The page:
• attempts to catalogue interactions between gene proteins, called proteomics.
  • predicting structures of all human proteins - structural genomics.

Health library context - Canada 800px-Flag of Canada.svg.png

Academic health librarians across Canada take reference questions from bioinformaticians, and many have learned how to search and teach how to search the NCBI databases. While every health librarian knows how to search PubMed, few understand how to search for nucleotides or sequence information, the human genome or genetic mutations. Many academic health librarians prefer to increase their understanding of bioinformatics by searching the databases, and then extending their reach thereafter. The National Library of Medicine offers introductory courses for health librarians on searching the NCBI databases.

In 2009, CHLA/ABSC (Canada) offered a comprehensive course on bioinformatics for health librarians (see Kathy Hysen’s review of the course published in the JCHLA/JABSC). The course raised awareness of bioinformatics' issues for academic librarians. Natalie Clairoux at the Bibliothèque de la santé, Université de Montréal, has a background in bioinformatics, and has designed workshops on searching NCBI databases. Similar workshops are offered at York University's Steacie Library and the University of Calgary's Library where bioinformatics searching is integrated into some of its undergraduate courses (IFLA 2008). There are bioinformatics degree programs offered at UBC, although the library has yet to be formally involved in supporting them.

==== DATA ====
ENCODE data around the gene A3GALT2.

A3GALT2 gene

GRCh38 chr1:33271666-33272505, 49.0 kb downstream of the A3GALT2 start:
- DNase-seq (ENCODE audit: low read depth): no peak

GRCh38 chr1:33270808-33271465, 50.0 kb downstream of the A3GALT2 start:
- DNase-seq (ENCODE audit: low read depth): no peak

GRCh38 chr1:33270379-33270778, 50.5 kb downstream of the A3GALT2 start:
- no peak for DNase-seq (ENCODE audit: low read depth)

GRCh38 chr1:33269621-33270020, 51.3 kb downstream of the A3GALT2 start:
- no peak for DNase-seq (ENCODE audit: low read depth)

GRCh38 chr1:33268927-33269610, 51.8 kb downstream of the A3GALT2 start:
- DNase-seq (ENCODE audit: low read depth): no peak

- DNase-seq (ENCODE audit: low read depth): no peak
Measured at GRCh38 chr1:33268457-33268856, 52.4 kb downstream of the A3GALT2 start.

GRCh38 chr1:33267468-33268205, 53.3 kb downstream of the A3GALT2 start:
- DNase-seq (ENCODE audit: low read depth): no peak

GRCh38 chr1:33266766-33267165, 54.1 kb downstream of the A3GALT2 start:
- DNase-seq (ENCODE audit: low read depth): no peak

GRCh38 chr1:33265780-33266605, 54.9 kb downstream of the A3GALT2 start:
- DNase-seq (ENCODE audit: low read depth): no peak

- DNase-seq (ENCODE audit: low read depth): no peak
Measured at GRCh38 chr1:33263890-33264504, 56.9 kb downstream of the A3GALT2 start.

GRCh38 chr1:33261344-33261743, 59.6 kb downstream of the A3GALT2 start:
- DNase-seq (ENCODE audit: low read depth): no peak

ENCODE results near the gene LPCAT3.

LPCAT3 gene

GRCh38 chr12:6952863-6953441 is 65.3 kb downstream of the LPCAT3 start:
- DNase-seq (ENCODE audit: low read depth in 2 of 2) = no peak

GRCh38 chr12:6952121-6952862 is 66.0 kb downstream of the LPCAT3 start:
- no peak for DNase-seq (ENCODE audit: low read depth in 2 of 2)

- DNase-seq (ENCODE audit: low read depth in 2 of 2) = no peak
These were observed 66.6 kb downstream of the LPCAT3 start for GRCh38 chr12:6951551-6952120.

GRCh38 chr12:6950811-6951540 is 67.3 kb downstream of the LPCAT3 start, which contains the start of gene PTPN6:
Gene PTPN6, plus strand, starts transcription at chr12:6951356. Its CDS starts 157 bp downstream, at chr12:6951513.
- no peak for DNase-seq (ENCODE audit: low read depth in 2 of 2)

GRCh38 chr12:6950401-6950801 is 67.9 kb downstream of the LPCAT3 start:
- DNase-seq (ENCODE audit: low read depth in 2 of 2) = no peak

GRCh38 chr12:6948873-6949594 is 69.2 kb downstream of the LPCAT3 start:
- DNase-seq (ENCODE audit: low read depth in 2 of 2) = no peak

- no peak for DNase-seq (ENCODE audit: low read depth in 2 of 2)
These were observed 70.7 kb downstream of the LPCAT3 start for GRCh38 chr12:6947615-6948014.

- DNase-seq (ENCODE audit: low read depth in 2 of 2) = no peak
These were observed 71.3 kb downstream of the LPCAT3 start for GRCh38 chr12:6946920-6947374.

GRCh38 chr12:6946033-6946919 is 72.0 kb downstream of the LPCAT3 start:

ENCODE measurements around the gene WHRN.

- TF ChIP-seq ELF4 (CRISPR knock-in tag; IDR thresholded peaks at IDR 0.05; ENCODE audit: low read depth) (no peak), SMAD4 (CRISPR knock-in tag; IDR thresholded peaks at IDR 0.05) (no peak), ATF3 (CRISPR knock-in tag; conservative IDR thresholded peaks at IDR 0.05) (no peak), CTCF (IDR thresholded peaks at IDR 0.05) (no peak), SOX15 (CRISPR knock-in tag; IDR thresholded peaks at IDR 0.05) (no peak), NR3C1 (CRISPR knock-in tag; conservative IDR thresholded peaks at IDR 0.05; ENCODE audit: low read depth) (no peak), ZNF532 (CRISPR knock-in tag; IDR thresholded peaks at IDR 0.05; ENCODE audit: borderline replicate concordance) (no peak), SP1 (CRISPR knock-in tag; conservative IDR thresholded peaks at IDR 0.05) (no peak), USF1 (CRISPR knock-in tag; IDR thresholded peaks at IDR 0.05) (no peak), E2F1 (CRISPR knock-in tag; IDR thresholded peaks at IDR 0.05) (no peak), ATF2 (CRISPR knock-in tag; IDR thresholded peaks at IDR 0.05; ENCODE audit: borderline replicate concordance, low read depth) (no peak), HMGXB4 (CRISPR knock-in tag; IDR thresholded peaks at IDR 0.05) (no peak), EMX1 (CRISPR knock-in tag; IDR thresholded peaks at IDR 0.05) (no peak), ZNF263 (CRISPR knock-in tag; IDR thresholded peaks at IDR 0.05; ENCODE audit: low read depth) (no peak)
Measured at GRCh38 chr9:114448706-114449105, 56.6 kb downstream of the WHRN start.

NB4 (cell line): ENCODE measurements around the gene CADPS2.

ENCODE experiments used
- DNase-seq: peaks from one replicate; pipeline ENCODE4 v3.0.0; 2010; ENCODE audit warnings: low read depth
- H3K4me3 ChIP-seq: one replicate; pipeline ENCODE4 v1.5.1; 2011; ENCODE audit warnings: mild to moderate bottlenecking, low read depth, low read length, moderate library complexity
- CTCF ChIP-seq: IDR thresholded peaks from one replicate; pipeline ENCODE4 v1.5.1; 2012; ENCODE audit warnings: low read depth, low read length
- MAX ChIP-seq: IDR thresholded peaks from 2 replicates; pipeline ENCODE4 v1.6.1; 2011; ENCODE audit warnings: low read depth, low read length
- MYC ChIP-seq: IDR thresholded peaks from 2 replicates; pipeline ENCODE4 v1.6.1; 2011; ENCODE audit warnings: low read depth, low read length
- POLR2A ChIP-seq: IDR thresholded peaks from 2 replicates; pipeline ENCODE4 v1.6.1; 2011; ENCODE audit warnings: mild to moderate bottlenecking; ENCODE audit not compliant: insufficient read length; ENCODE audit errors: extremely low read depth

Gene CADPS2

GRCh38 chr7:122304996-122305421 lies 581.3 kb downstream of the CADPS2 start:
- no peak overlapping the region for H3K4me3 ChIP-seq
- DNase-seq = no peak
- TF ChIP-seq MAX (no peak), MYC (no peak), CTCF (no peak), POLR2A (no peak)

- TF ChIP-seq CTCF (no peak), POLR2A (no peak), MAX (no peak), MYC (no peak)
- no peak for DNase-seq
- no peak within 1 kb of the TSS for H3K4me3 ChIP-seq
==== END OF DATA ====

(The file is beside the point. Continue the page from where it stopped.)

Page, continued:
According to a 2010 survey by Dennie, one-quarter of health librarians in Canada provide some sort of service to support the study and practice of bioinformatics. However, individual consultations with students are rare; the libraries where bioinformatics services are offered are within university medical schools. Concordia's structural and functional genomics researchers use bioinformatics databases at least once a day; many faculty learn how to use these resources on their own and teach their students how to use them. However, Concordia faculty are also open to collaborations with librarians. The survey concluded that library services to support bioinformatics at Canadian universities are in an early phase of development. Health librarians can still be trained to use bioinformatics databases to help market the library to faculty and students.